Michelle Obama is an advocate of healthy eating and exercise. As an extremely popular figure for women and children – with both Republican and Democratic women – the current First Lady has worked for the WIC program, which helps pregnant women and mothers with infant children afford common food staples by giving special deals on certain items, and the Let’s Move program, which promotes the activity of children in all areas from sports to physical recreation like gardening and learning to cook healthy meals. In this way, she is very much an omni-present force in the lives of many Americans, but in a way that is so non-threatening, and in fact so positive, that people can’t help but like her.
She has now even taken on the second pet project (Shock! This is how you know she’s doing something right. If Hillary had taken on more projects, people would have cried abuse of power) of supporting military families, and bringing their struggles to light. By taking a non-partisan stance on yet another issue facing women and children, she both skirts the perception of overstepping – since she was already working for women and children – and solidifies the affection those demographics already have for her. Well played, Michelle, well played indeed.
Her determination and intelligence, coupled with her charm and ladylike appeal make her the magic bullet for women in politics: the one that everyone likes, and therefore the scary one who could potentially take over the world (with no one noticing).
No one has seen much of Jill Biden. In fact, the rare Jill Biden sighting is much like that of a unicorn, fairy or leprechaun of lore. For, you see, Jill Biden has done something no other Second Lady (her somewhat degrading official title) has done: she has elected to keep working. It’s true! Jill Biden is an English teacher at a community college, where she has been teaching since 4 days after President Obama’s (and, by association, her husband’s) inauguration in January of 2009.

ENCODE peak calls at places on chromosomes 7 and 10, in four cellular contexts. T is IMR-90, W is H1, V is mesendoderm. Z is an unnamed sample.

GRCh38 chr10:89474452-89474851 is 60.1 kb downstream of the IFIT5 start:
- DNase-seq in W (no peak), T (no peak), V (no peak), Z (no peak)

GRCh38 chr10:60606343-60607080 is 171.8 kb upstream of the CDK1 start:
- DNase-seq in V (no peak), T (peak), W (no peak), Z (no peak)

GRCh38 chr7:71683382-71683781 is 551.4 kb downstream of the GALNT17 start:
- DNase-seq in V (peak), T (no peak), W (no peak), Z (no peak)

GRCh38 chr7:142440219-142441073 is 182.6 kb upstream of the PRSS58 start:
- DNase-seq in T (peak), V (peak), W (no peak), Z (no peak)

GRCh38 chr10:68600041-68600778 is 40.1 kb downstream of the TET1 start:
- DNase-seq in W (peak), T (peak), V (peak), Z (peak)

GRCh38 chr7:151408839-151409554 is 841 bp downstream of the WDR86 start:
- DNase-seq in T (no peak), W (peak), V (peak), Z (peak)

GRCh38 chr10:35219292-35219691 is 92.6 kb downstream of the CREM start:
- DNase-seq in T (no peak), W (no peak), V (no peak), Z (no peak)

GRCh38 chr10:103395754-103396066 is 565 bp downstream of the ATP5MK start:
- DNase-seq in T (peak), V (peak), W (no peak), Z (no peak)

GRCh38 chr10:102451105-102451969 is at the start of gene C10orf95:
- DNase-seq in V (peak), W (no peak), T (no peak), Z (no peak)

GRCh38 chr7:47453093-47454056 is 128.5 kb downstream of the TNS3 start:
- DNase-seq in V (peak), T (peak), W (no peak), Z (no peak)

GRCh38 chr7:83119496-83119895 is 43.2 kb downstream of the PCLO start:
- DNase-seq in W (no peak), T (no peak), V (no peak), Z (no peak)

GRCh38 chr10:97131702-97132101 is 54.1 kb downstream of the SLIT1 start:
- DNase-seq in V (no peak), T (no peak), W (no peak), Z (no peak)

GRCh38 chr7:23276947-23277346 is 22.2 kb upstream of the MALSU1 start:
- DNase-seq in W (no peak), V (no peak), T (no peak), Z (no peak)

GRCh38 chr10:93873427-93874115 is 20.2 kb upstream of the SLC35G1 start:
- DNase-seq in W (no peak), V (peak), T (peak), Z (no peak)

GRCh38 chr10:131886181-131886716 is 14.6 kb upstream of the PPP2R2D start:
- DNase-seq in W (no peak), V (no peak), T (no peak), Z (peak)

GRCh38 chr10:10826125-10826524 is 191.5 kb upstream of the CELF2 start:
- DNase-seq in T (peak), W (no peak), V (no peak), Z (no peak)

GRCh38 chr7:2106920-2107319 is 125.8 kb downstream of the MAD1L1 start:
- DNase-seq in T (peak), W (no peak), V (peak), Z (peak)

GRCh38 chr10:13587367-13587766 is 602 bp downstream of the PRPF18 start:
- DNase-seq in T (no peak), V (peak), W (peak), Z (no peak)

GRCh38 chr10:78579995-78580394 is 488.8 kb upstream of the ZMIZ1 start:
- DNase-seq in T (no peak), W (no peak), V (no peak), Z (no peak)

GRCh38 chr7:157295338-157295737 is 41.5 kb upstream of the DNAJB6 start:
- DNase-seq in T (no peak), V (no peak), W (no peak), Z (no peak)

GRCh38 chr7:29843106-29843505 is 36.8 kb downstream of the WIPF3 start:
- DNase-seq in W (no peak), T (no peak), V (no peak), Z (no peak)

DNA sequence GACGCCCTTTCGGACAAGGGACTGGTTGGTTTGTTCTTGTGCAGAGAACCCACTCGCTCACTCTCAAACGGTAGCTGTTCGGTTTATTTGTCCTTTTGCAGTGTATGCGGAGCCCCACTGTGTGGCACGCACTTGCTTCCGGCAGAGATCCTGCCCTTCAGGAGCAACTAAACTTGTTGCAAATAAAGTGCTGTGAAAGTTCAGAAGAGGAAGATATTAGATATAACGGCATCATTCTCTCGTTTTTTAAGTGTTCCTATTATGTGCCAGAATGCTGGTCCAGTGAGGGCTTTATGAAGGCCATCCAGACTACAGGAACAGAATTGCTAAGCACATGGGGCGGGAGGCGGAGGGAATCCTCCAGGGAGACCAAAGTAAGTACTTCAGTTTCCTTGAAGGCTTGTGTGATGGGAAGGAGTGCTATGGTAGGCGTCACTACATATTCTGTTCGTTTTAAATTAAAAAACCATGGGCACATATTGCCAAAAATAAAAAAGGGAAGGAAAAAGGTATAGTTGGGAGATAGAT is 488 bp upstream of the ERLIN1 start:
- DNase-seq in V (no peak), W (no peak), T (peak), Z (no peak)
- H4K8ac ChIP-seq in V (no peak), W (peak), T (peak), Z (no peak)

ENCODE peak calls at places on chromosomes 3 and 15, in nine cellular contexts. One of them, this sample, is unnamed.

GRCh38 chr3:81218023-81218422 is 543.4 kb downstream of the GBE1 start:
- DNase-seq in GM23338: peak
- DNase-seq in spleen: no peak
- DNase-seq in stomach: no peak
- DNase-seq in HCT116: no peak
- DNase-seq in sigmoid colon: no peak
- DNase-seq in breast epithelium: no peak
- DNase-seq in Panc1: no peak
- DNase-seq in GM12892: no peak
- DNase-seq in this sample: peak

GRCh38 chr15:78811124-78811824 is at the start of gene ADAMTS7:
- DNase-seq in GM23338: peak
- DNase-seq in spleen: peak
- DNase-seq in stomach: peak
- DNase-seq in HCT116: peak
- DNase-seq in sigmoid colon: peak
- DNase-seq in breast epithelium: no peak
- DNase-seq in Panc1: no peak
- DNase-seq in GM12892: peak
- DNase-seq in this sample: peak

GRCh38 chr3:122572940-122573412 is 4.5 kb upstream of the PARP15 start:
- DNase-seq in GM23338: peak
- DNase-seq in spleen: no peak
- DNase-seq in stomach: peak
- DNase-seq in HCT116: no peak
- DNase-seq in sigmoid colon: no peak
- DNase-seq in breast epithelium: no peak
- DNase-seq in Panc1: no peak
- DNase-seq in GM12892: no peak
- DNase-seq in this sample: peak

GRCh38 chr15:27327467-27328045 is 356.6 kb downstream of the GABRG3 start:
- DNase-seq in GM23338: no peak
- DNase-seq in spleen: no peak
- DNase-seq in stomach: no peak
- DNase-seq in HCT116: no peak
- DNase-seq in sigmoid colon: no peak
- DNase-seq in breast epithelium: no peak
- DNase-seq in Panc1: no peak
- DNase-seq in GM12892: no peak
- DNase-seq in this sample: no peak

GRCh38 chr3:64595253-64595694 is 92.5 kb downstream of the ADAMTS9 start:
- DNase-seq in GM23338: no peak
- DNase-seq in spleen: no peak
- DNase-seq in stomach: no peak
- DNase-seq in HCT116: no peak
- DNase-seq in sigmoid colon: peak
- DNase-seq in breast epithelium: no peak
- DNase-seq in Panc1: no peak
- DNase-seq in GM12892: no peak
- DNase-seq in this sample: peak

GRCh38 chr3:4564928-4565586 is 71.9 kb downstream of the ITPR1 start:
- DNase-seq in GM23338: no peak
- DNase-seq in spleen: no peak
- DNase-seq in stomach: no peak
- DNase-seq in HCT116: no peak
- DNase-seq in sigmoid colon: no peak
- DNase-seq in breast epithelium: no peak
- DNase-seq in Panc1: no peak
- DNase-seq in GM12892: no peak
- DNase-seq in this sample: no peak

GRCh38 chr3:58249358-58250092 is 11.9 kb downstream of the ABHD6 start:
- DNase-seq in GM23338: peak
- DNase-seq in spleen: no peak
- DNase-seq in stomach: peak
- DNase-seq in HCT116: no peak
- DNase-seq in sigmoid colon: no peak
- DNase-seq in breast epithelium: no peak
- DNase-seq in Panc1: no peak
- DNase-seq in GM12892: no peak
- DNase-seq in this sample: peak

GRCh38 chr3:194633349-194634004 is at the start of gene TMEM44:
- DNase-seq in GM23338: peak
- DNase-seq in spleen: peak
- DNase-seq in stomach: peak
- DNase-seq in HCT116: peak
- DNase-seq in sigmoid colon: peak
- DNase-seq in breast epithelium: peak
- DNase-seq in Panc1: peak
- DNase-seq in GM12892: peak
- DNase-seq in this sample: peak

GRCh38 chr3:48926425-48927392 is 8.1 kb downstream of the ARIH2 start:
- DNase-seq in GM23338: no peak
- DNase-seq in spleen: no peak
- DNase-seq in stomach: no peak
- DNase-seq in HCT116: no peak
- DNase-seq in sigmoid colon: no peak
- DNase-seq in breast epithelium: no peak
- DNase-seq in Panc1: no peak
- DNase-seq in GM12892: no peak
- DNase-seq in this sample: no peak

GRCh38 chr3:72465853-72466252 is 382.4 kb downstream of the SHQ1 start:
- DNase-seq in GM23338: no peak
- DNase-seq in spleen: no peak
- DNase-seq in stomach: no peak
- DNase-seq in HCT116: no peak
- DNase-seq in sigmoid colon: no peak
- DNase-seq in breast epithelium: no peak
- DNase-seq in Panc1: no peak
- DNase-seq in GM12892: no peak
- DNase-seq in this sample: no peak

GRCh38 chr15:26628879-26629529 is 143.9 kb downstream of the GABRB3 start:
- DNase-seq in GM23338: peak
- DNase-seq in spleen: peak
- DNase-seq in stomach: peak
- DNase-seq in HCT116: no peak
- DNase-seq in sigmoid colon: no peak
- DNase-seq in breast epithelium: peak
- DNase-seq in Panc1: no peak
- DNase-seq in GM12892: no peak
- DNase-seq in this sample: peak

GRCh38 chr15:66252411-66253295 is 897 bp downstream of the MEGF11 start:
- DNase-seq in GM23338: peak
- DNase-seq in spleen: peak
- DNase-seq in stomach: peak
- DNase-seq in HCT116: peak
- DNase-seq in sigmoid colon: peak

To me, this is extremely impressive. She could have easily chosen to stay home. I mean, when your husband is the Vice President of the United States, arguing that you “can’t come in to work today because you have legitimate reason to believe your life is in danger” would be a pretty easy case to make. Most people would probably understand. But not Jill! She loves teaching, and she loves English, and she apparently doesn’t care to be idle for long periods of time.
Again, these are qualities of strong, capable women (independence, intelligence, a desire for employment) that do not threaten accepted societal norms (she’s a teacher, of English, with no political ambitions whatsoever). She is soft-spoken and pretty, quietly supportive, and yet, still gives off the air of high intellect, confidence, and competence. She, like Michelle Obama, has managed to find that perfect balance between power and femininity that make the new political female so inspiring – and if you’re a male, potentially terrifying.